Toyota Tacoma VIN Lookup

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Latest Generation


The latest generation, debuting in 2024, marks a substantial evolution for the Tacoma. Adopting the platform from the larger Tundra pickup, this generation introduces an optional hybrid powertrain borrowed from the Toyota Crown. The new Tacoma is available in two-door extended cab and four-door crew cab configurations, with 5- and 6-foot bed options, and both rear- and four-wheel drive. The standard engine is a 2.4-liter turbocharged four-cylinder, similar to the one used in the Highlander, and a 326-hp turbocharged hybrid four-cylinder engine is set to join the lineup in spring 2024. This generation emphasizes a more refined driving experience, with a stiffer body-on-frame chassis and coil springs for most versions of the rear suspension, aiming to provide a quieter and more comfortable ride. The driving position has been improved, and the infotainment system has been modernized. Among several convenience features, the powered rear gate that opens and closes hands-free stands out. The truck also comes equipped with a suite of standard active safety features, though blind spot warning and rear cross traffic warning remain optional.

Previous Generation


In 2016, Toyota introduced what it called a redesign of the Tacoma, but it was more of an extensive update than a complete overhaul. This third generation featured a more aggressive front styling, a new V6 engine, a six-speed automatic transmission, and several suspension improvements. The frame and body were reinforced with high-strength steel, enhancing the truck's durability. The interior also received significant upgrades, including the introduction of a GoPro camera mount. The Tacoma further bolstered its off-road credentials with the addition of the TRD Pro model in 2017. By 2018, Toyota had made significant strides in safety by standardizing features such as automatic emergency braking, lane departure warning, and adaptive cruise control. The 2020 update was a mild one, focusing on noise suppression with thicker glass, the addition of Android Auto and Apple CarPlay, and the option of a power driver's seat.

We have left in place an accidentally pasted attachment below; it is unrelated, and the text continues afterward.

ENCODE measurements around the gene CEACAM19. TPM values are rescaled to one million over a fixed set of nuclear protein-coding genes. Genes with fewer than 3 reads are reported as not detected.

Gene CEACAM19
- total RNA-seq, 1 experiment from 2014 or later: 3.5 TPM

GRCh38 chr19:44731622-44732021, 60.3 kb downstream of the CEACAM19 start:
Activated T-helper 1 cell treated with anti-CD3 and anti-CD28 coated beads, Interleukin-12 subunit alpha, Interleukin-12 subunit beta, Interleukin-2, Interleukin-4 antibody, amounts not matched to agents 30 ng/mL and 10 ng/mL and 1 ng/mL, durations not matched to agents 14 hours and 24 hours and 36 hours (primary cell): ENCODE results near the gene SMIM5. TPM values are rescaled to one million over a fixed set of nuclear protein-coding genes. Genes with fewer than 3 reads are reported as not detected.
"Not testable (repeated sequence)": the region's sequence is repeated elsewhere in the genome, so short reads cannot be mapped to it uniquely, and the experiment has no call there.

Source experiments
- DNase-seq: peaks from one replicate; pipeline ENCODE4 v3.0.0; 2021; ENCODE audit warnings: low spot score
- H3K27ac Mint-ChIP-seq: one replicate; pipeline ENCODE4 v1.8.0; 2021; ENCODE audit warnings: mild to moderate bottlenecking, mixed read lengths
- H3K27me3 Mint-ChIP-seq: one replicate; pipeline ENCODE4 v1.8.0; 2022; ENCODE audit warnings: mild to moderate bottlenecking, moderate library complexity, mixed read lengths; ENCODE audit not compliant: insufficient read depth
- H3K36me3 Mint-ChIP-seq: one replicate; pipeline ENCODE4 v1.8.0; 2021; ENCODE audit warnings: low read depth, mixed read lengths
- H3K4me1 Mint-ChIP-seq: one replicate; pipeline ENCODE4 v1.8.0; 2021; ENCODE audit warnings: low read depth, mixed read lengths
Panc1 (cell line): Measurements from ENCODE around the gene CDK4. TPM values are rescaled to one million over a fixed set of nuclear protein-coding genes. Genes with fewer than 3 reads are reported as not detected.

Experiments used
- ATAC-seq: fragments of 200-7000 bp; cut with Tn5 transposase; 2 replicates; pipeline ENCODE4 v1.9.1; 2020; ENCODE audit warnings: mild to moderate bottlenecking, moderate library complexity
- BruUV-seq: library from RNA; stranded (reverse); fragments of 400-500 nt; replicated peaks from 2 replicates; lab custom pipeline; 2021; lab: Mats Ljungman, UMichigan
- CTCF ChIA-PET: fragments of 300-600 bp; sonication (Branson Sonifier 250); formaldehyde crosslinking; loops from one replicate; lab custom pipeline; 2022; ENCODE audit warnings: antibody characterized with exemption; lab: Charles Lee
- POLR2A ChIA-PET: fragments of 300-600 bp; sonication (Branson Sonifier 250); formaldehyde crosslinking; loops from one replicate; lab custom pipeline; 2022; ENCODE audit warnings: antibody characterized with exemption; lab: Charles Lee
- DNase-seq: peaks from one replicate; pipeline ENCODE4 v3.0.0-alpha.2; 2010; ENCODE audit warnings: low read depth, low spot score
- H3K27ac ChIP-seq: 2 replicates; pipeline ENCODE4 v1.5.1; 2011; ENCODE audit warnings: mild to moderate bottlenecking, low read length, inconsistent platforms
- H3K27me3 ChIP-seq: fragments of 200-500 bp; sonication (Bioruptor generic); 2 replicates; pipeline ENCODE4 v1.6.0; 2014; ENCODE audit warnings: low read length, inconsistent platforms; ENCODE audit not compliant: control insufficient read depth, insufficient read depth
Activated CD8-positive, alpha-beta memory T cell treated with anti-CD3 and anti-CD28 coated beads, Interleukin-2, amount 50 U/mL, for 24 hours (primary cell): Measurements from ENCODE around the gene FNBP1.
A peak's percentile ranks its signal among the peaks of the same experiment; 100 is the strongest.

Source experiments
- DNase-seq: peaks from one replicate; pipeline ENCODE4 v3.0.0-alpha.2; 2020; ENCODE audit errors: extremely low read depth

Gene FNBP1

The second-generation Tacoma, launched in 2005, underwent a significant redesign. This redesign gave the truck a more muscular appearance, a longer wheelbase, and a wider track, effectively moving it from the compact to the mid-size truck segment. This generation offered Regular Cab, Access Cab, and Double Cab body styles, with base four-cylinder and available V6 engines that were both larger and more powerful than their predecessors. Notably, stability control, front side-impact airbags, and side curtain airbags became standard features in 2009. The Tacoma saw a mild exterior and interior refresh in 2012, and the regular-cab body style was discontinued after 2014. The truck's maximum towing capacity also increased to 6,500 pounds when properly equipped, making it more versatile for towing and hauling.


Introduced in 1995, the first-generation Tacoma presented a lineup that included compact-sized regular- and extended-cab styles, complemented by two four-cylinder engines and a more desirable V6 option. Available in both two- and four-wheel drive, the truck was notable for its coil spring, double-wishbone front suspension. All models featured a 6.2-foot cargo bed, and the V6 variants could tow up to 5,000 pounds. This generation marked Toyota's first pickup truck production in the U.S., with initial manufacturing in Fremont, California. In 2001, the Tacoma expanded its range with the addition of the Double Cab style, offering four regular doors and a three-person rear seat, enhancing its utility and family-friendly appeal.